Self-esteem issues can come from a whole host of places.
Do you feel like your self-esteem is fragile, but you can’t seem to understand why?
These 10 reasons might help you get clarity.
1) You struggled at school
You’ll notice a theme with issues surrounding self-esteem: the root cause can often be traced back to childhood.
One reason for the fragility of your self-esteem might be because you struggled at school.
Perhaps being academic didn’t come naturally and you found school difficult.
Maybe you were embarrassed that you struggled, while other people found the topics you were studying easy.
If this was so, it could have planted a seed that you’re not good enough.
Even worse, that you’re incapable.
Now, because we’re so impressionable in our formative years, this memory may have carried with you into your adult life.
Not feeling good enough might crop up when you least expect it – and when you think you’re feeling good in yourself and where you’re at in life.
For example, it might happen in the workplace when you make a mistake.
You might grapple with the feelings of imposter syndrome, where you feel like you don’t belong in the room with your colleagues.
Your mind might gravitate to thoughts that you aren’t deserving of your role.
Don’t discredit the fact your childhood impressions might be affecting your beliefs about yourself today.
2) You have disapproving or disempowering parents
I wasn’t lying when I said self-esteem is often rooted in childhood.
A big possibility for why someone has fragile self-esteem is because they grew up with a disapproving or disempowering parent, who knocked them down.
It could have been one time or regularly; they could have made small or significant comments.
For example, a parent could have said something as simple as they didn’t like the way their child was dressing, or they could have said that they’ll never amount to anything.
A simple, flippant comment said in the heat of the moment could linger for decades.
My mum was told that she was nothing special by her mum, and she always allowed herself to be second best.
Because of the comment made to her as a child, she didn’t think she was worthy of the success she achieved in the corporate world.
She always felt like she didn’t deserve to be there because she believed she was a nobody. It was what her mum had sadly told her.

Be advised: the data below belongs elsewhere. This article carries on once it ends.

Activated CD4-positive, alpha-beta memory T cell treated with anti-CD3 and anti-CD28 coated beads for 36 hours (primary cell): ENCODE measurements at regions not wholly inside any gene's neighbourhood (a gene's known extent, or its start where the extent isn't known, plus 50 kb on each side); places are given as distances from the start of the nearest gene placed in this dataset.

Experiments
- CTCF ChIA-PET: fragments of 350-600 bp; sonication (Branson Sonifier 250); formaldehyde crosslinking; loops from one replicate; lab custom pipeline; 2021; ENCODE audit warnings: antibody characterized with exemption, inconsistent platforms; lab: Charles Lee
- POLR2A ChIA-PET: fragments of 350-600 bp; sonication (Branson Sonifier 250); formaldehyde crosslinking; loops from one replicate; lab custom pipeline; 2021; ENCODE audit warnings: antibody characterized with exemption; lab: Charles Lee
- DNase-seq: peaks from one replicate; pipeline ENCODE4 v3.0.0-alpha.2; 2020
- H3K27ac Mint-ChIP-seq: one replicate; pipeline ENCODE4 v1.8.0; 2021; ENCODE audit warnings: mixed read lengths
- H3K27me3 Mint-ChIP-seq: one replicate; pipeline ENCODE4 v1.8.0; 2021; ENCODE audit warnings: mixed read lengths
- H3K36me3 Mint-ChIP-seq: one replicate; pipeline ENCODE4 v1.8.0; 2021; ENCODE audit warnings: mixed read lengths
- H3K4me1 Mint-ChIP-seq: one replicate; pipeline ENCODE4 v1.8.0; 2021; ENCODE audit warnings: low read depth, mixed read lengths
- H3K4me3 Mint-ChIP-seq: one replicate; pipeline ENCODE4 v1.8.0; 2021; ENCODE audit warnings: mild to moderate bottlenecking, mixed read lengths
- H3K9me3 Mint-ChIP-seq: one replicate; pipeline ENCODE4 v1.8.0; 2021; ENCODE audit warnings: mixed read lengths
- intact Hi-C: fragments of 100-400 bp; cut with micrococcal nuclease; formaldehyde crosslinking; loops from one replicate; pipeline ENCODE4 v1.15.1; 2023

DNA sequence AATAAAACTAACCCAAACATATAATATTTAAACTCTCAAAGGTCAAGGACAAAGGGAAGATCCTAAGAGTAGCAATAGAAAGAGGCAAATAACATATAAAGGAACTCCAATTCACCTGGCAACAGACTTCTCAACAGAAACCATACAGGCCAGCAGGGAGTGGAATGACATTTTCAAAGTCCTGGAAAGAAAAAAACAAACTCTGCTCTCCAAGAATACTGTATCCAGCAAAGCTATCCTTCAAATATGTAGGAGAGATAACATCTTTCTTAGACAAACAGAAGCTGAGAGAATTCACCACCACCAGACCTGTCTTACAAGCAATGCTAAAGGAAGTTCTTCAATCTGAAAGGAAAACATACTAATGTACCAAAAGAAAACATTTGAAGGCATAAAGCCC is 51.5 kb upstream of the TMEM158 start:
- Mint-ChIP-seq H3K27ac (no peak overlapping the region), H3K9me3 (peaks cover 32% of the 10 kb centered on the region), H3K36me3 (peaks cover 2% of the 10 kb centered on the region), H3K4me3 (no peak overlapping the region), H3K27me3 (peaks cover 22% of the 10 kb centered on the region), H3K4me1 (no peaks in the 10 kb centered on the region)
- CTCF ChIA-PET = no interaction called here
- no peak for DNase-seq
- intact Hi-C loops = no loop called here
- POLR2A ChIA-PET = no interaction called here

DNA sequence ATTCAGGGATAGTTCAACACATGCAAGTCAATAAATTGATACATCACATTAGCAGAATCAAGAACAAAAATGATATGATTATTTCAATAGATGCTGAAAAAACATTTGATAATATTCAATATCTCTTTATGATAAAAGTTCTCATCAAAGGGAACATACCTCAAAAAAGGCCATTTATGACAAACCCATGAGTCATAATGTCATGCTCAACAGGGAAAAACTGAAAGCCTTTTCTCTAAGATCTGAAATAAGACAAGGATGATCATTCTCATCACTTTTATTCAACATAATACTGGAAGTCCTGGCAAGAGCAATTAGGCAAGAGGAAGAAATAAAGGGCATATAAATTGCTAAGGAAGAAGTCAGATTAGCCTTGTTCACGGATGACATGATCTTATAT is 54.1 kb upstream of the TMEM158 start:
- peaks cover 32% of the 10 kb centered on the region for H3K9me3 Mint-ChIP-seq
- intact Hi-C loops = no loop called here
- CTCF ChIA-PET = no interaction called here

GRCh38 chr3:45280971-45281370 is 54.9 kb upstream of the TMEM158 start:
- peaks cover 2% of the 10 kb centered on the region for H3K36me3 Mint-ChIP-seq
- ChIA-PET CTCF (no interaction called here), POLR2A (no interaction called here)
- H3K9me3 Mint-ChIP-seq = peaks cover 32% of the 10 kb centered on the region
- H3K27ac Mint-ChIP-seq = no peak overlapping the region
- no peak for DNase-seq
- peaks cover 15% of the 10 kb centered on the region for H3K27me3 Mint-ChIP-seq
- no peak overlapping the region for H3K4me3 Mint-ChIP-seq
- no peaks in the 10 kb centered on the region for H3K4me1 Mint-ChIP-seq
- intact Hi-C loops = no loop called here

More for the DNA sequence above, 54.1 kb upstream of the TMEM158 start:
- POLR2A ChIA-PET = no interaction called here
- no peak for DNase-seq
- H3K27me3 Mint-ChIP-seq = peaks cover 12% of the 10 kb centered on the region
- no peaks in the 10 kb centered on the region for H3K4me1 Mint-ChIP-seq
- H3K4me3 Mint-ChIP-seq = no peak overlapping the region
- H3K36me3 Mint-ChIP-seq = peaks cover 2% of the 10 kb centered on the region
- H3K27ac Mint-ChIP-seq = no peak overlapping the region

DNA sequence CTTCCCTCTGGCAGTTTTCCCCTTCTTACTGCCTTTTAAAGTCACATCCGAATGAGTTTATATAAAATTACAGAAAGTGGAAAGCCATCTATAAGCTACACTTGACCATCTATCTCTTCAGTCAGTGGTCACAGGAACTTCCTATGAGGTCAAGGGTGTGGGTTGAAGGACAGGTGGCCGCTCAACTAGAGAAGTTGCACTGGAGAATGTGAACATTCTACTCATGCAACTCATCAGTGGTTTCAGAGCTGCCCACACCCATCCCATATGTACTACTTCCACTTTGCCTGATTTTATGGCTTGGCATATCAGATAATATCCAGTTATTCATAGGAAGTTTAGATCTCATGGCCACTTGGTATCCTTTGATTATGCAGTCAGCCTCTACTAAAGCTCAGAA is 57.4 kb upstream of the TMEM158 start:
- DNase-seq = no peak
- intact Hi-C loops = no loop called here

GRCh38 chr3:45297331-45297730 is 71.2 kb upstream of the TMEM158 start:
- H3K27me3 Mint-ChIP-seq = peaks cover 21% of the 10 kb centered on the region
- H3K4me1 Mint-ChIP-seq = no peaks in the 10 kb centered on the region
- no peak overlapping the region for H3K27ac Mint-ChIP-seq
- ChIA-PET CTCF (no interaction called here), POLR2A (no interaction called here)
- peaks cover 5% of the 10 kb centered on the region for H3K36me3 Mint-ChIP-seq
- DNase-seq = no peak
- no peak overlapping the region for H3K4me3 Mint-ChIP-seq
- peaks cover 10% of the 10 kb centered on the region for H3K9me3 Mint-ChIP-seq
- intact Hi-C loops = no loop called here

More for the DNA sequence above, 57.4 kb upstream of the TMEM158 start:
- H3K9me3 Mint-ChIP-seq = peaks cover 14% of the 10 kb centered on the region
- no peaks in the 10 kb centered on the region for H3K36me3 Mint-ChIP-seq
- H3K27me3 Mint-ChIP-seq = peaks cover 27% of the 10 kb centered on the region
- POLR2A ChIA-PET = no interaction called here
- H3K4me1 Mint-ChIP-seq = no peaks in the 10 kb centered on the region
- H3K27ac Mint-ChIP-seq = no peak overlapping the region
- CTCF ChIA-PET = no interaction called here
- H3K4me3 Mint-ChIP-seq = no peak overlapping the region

3) Your beliefs about yourself
Our belief systems shape everything.
Now, as I’ve outlined, our belief systems have likely been shaped by our parents – but we also pick up beliefs about ourselves and the type of person we are as we go through life.
Think about it: do you categorize yourself against people? As in, do you look to other people to help you define your position in the world?
For example, do you think you’re a shy and reserved person, or do you think you’re an outgoing and life-and-soul-of-the-party kind of person – based on how others are?
Do you think you’re someone who has good luck or has been dealt an unfortunate hand of cards?
If you tell yourself that you’re a reserved person, who always loses out on opportunities, then this will be your reality!
Your self-esteem will feel fragile if you believe negative, limiting things about yourself.
Don’t allow yourself to dwell in this place of negativity – it will only contribute to making your esteem feel fragile.
4) You spend too much time on social media
Everyone knows that social media is a source of comparison.
Comparison is too easy on social media, and it could be contributing to your self-esteem feeling fragile.
Even if you think you’re in a good place with how you feel about yourself, social media can knock you back and make you feel rubbish about yourself.
One scroll might leave you feeling like your wardrobe isn’t good enough, your living space isn’t up to scratch or that your partner isn’t as good as someone else’s.
I know this to be true for me. I suddenly find myself thinking my life is rubbish in comparison to the next person – when, truth be told, I felt fine just minutes before.
Social media has a way of warping things and making you feel bad.
What’s more, the more time you spend on it, the greater the chance you have of damaging your self-esteem.
Seeing someone else’s supposedly ‘perfect’ life doesn’t do positive things to our self-esteem.
It makes us feel ‘less than’ enough as the green-eyed monster comes out.
Simply put: social media can cause your mind to spiral into a place of feeling bad about yourself in an instant – so don’t sink your precious time into it.
5) You’re trying to reach a beauty standard
Going hand-in-hand with comparison is trying to reach an unattainable beauty standard.
There’s a shift taking place at the moment in the media, where more real images are being favored, but many images we’re still fed are not a realistic standard.
Think airbrushed photos chosen from hundreds of shots.
It’s like this with influencers on social media.
Just take the Kardashian family as an example. They couldn’t use Photoshop anymore if they tried – whether it’s with the goal of creating a bigger thigh gap, plumping up their lips or smoothing out their skin.
It sends out such a bad message to their millions of impressionable followers and negatively affects their self-esteem.
What’s worse, Bella Hadid, one of the world’s biggest supermodels, has famously had loads of surgery – including changing her nose, cheekbones and lips. I just think: what sort of message does that send out?
By celebrating Bella’s ‘beauty’ on this scale, the message is that if you have enough surgery, you might have a chance at being a top supermodel.
Seeing photos of Bella Hadid, and other photoshopped and surgery-obsessed people, does nothing but harm our self-esteem. It can leave us pondering on the fact these are the most celebrated people for their beauty.
It can also send us down the rabbithole of wondering why we don’t look like that and considering what we need to do or change to look like that. It might cause some people to go and get surgery so they can look ‘better’.
You’re not alone if you feel like your self-esteem has been damaged from these images.
Trying to reach an unattainable beauty standard will keep you in a loop of feeling bad about yourself – because it’s, well, unattainable.
6) You’re setting unrealistic goals
Aside from the pressures you might feel from social media, another source of pressure might come from deep within yourself.